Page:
In contemporary culture, the tragic story of two lovers, Princess Serenity of Lunaria (the Moon People) and Prince Endymion/Darien of Terran (the Earth Kingdom) is a part of the anime series "Sailor Moon.'' That modern myth recounts how Serenity defies a decree forbidding contact with the people of Terran and travels to Earth. There, she meets and immediately falls in love with Endymion. Their union enraged earth-dwellers and ultimately resulted in the death of both lovers. The story of Serenity and Endymion is not a recent invention. In fact, its origins are quite old and can be traced back to ancient Greece and the myths of Selene and Endymion.
Selene of Ancient Greece
Though Artemis is the Greek goddess traditionally associated with the moon, she is an Olympian. An older moon goddess, Selene -- part of the so-called “Titan” pantheon -- is identified by the ancient Greek poet Hesiod (725 B.C.-675 B.C.) in a work called the “Theogony.” There, however, she is described only as the result of the union between two Titans, Theia and Hyperion. Selene is identified as the moon while her brother Helios is connected to the sun and her sister Eos is the dawn. There is no connection in Hesiod's work between Selene and Endymion.
Becoming Mythic Lovers
Scattered allusions to the lovers occur in later works, such as Apollonius Rhodius' fourth century B.C. epic poem the “Argonautica,” which described the hero Jason’s voyage in search of the golden fleece. There, the story of Selene and Endymion appears, albeit in a relatively vague reference. In the “Argonautica,” Selene is a witness to the flight of Medea, Jason’s lover. There, however, the mythic connection to Endymion is fleeting, an aside wherein the goddess declares that she burns “with love for fair Endymion.”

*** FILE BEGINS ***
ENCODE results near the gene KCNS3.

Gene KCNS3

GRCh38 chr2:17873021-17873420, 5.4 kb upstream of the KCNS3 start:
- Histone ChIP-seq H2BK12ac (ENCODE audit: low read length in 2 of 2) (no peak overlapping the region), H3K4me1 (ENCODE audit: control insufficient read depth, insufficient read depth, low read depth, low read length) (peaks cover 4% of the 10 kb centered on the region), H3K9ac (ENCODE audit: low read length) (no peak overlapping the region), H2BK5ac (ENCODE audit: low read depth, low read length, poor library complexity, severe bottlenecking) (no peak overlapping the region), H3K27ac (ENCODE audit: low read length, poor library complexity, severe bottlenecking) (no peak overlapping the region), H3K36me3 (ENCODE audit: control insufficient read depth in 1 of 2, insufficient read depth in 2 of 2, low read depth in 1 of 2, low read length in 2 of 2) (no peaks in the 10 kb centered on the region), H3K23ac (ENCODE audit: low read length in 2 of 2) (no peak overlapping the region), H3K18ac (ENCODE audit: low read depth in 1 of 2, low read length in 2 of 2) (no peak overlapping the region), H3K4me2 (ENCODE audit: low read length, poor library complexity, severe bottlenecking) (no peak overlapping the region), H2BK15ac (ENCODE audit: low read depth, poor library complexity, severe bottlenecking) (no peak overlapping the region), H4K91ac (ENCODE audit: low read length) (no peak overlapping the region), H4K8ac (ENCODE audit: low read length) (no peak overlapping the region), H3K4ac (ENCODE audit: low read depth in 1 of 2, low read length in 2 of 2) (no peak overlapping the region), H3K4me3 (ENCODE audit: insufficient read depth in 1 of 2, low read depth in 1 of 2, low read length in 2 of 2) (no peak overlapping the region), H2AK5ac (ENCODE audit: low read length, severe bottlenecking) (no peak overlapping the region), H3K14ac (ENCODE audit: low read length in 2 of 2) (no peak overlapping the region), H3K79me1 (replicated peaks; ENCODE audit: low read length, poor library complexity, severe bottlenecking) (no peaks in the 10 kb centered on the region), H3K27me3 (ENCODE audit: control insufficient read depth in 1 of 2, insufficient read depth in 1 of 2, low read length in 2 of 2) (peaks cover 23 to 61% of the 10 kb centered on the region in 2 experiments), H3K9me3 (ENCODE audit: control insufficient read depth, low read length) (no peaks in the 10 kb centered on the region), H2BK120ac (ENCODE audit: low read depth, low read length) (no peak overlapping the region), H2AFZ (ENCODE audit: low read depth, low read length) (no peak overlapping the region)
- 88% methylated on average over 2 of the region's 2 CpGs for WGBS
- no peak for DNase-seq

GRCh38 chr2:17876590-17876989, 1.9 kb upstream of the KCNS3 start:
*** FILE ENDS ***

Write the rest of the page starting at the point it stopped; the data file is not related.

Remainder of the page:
Endymion's Story Grows More Elaborate
By the first century C.E., however, Greek mythographers had begun to spin more elaborate tales about Selene and Endymion. In “The Library,” a selection of myths collected by Apollodorus, the myth grows more detailed. Endymion is identified as the founder of the Greek city of Elis, his parents are named and he is described as being beautiful. It is this beauty, according to Apollodorus, that causes Selene to fall in love. Zeus, king of the gods, granted Endymion a wish. He chose eternal sleep to remain both ageless and beautiful forever.
Historians and Poets Renaissance, Romantic and Modern
Historians, Greek and Roman alike also speculated on the story of Selene and Endymion. In his “Natural History,” Roman historian Pliny the Elder (23-79) euhemerized (euhermerists interpreted mythical characters as historical ones) the couple, claiming that Endymion was not the lover of a goddess but instead an astronomer who gazed frequently at the moon. By the Renaissance, Selene had been transposed to a more familiar figure, Artemis, goddess of hunting, the moon and chastity. As the Selene-figure took on virginal associations, the notion of romantic love became taboo, for it contradicted Artemis's pledge to remain a virgin. The sense of forbidden love intensified in Romantic poet John Keats’ “Endymion,” an attitude that still colors the myth, even when it surfaces in anime.
Alana Shilling is a contributor to several publications including "The Brooklyn Rail," "Art in America" and the "Fortnightly Review." She writes on subjects ranging from archaeology and history to contemporary art. Shilling received a Master of Arts and Ph.D. in comparative literature from Princeton University and has been writing for audiences both general and academic since 2005.